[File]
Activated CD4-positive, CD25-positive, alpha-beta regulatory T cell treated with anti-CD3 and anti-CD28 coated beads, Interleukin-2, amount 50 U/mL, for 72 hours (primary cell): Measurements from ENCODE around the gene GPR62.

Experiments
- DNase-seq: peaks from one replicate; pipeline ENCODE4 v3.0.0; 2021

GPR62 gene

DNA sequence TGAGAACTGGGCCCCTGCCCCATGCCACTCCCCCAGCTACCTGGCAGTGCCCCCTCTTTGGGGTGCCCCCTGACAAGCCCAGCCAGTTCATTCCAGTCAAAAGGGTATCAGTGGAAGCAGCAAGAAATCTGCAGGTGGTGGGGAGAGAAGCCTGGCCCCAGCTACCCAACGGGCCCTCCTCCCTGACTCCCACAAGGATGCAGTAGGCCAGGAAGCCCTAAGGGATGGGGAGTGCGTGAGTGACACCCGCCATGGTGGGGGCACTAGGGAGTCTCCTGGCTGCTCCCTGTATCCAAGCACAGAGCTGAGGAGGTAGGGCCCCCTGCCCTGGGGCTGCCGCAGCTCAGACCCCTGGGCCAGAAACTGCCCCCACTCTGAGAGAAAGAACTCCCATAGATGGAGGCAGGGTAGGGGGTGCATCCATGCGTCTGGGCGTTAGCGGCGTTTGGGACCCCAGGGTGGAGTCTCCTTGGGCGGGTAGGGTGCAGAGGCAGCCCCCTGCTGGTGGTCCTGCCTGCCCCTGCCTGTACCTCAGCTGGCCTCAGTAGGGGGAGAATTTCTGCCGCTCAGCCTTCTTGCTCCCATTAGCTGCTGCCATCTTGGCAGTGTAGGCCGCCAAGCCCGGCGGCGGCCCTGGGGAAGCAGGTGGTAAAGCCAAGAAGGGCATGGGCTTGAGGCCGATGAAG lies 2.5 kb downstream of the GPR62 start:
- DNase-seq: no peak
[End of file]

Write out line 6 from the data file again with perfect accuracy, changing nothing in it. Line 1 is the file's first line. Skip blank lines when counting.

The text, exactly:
- DNase-seq: no peak